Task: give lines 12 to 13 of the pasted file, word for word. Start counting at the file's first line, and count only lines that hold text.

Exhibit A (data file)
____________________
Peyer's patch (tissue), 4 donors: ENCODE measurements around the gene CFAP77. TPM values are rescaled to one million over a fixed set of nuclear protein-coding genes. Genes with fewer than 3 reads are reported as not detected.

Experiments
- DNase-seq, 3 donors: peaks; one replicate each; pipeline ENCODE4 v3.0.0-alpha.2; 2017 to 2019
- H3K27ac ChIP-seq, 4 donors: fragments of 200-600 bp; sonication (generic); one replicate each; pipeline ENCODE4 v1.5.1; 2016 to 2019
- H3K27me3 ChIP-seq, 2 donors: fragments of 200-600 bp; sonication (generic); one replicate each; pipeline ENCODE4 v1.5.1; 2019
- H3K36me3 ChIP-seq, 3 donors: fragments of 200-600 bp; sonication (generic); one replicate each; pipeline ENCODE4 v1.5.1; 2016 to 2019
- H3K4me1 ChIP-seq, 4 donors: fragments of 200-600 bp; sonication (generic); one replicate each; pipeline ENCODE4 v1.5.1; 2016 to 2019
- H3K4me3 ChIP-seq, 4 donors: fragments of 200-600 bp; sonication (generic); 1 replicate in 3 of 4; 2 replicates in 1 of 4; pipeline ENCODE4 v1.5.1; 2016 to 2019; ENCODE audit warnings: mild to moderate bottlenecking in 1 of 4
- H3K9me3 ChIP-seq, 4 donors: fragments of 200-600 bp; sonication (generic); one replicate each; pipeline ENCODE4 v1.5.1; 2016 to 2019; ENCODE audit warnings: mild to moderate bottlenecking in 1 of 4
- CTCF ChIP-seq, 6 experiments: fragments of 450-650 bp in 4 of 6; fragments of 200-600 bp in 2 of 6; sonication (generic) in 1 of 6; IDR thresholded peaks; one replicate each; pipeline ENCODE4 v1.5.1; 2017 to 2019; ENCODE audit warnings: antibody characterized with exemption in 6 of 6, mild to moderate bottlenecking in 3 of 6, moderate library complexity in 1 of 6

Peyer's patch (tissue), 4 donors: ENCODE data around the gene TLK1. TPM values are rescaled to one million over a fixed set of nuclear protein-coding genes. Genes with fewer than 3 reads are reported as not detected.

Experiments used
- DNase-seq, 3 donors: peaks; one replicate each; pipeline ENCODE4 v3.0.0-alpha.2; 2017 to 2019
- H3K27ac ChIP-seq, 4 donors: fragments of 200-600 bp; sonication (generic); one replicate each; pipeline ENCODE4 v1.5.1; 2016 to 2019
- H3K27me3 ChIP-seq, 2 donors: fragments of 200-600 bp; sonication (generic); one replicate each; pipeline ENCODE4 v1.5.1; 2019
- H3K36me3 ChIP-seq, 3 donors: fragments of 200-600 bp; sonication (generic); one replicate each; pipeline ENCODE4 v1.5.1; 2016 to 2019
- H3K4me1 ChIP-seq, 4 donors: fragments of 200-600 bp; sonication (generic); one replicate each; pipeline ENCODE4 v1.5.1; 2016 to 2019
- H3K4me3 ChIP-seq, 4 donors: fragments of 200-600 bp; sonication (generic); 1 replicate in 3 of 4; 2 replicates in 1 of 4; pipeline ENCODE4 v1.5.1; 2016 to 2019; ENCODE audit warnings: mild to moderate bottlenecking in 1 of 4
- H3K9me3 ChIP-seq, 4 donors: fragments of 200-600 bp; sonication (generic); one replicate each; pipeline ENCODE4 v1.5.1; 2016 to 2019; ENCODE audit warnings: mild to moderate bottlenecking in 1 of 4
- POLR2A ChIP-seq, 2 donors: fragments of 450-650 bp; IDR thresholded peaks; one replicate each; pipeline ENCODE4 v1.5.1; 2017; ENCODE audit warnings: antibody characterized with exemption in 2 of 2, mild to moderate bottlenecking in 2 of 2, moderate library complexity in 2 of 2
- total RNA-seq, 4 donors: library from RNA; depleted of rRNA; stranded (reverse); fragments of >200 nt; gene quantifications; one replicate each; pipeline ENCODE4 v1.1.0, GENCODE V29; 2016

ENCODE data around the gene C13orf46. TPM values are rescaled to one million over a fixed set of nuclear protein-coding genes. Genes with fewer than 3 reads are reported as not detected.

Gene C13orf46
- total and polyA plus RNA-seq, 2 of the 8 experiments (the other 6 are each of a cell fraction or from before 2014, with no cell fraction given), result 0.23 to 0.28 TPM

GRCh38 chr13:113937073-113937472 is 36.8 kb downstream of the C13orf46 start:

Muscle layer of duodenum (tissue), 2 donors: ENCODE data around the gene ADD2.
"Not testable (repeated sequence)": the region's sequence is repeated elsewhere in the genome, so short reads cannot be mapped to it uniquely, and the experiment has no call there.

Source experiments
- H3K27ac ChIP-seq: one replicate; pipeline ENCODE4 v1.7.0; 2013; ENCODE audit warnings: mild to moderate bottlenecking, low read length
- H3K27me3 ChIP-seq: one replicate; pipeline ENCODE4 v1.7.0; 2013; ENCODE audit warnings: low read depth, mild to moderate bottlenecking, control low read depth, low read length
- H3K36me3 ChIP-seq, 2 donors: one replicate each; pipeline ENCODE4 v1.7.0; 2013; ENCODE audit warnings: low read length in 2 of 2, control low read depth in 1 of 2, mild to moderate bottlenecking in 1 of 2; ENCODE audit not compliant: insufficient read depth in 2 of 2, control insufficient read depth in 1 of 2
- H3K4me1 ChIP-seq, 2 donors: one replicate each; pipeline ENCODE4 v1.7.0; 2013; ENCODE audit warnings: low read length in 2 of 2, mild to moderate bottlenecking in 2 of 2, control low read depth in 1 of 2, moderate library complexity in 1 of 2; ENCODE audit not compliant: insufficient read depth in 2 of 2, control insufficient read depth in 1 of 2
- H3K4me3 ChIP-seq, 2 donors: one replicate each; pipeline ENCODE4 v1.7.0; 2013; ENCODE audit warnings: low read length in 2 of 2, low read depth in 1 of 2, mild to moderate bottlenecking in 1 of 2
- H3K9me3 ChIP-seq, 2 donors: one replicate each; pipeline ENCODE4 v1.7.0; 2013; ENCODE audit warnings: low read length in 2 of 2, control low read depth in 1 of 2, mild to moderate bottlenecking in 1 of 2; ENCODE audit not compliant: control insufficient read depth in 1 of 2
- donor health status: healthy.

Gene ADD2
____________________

Experiments used
- DNase-seq, 3 donors: peaks; one replicate each; pipeline ENCODE4 v3.0.0-alpha.2; 2017 to 2019